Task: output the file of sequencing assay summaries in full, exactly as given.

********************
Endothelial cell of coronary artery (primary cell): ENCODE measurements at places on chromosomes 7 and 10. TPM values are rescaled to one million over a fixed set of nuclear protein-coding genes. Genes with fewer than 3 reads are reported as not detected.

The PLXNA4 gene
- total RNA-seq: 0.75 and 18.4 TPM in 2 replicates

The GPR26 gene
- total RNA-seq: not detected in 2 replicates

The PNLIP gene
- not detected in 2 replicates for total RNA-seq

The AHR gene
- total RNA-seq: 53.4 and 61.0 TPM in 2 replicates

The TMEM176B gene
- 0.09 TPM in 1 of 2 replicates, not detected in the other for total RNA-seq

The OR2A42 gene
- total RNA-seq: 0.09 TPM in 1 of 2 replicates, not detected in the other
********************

Endothelial cell of coronary artery (primary cell): ENCODE measurements at places on chromosomes 7 and 10. TPM values are rescaled to one million over a fixed set of nuclear protein-coding genes. Genes with fewer than 3 reads are reported as not detected.

The PLXNA4 gene
- total RNA-seq: 0.75 and 18.4 TPM in 2 replicates

The GPR26 gene
- total RNA-seq: not detected in 2 replicates

The PNLIP gene
- not detected in 2 replicates for total RNA-seq

The AHR gene
- total RNA-seq: 53.4 and 61.0 TPM in 2 replicates

The TMEM176B gene
- 0.09 TPM in 1 of 2 replicates, not detected in the other for total RNA-seq

The OR2A42 gene
- total RNA-seq: 0.09 TPM in 1 of 2 replicates, not detected in the other